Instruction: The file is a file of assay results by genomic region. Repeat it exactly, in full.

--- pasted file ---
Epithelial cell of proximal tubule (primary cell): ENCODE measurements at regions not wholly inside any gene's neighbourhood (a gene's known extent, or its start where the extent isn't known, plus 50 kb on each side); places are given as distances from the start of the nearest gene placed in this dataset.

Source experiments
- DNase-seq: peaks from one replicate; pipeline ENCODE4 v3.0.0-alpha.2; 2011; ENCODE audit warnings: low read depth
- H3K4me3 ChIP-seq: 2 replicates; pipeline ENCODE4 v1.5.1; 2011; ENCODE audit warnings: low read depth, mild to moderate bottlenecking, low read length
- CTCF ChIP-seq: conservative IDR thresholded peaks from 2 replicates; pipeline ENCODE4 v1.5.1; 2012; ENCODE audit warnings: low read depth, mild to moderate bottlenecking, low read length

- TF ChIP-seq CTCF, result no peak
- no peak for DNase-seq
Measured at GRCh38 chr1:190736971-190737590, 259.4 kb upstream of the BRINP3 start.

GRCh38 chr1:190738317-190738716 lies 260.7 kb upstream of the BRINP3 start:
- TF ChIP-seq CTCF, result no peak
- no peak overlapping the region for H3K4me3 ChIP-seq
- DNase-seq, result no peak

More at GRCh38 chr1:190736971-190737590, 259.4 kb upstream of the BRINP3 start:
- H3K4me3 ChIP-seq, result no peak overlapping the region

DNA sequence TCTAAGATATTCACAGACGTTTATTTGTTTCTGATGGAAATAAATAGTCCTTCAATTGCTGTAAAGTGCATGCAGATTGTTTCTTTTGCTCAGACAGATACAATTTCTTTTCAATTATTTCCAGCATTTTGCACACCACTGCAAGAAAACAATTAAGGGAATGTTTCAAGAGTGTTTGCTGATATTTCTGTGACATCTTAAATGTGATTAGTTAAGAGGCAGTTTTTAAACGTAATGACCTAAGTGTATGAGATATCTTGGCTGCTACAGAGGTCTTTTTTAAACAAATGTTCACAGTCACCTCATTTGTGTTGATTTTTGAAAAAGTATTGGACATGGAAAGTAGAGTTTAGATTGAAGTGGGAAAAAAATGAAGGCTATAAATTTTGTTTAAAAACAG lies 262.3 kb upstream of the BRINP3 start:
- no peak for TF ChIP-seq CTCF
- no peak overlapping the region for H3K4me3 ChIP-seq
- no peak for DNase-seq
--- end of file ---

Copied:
Epithelial cell of proximal tubule (primary cell): ENCODE measurements at regions not wholly inside any gene's neighbourhood (a gene's known extent, or its start where the extent isn't known, plus 50 kb on each side); places are given as distances from the start of the nearest gene placed in this dataset.

Source experiments
- DNase-seq: peaks from one replicate; pipeline ENCODE4 v3.0.0-alpha.2; 2011; ENCODE audit warnings: low read depth
- H3K4me3 ChIP-seq: 2 replicates; pipeline ENCODE4 v1.5.1; 2011; ENCODE audit warnings: low read depth, mild to moderate bottlenecking, low read length
- CTCF ChIP-seq: conservative IDR thresholded peaks from 2 replicates; pipeline ENCODE4 v1.5.1; 2012; ENCODE audit warnings: low read depth, mild to moderate bottlenecking, low read length

- TF ChIP-seq CTCF, result no peak
- no peak for DNase-seq
Measured at GRCh38 chr1:190736971-190737590, 259.4 kb upstream of the BRINP3 start.

GRCh38 chr1:190738317-190738716 lies 260.7 kb upstream of the BRINP3 start:
- TF ChIP-seq CTCF, result no peak
- no peak overlapping the region for H3K4me3 ChIP-seq
- DNase-seq, result no peak

More at GRCh38 chr1:190736971-190737590, 259.4 kb upstream of the BRINP3 start:
- H3K4me3 ChIP-seq, result no peak overlapping the region

DNA sequence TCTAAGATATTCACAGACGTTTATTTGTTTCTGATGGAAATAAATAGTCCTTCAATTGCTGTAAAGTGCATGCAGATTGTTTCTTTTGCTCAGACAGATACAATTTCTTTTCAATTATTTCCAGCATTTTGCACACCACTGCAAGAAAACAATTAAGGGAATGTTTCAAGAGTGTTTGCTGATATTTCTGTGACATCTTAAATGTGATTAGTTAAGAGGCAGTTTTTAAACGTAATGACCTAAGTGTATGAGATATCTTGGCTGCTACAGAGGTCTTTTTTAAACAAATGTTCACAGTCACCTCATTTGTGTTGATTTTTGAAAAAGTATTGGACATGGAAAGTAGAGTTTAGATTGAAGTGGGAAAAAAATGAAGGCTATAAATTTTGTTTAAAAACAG lies 262.3 kb upstream of the BRINP3 start:
- no peak for TF ChIP-seq CTCF
- no peak overlapping the region for H3K4me3 ChIP-seq
- no peak for DNase-seq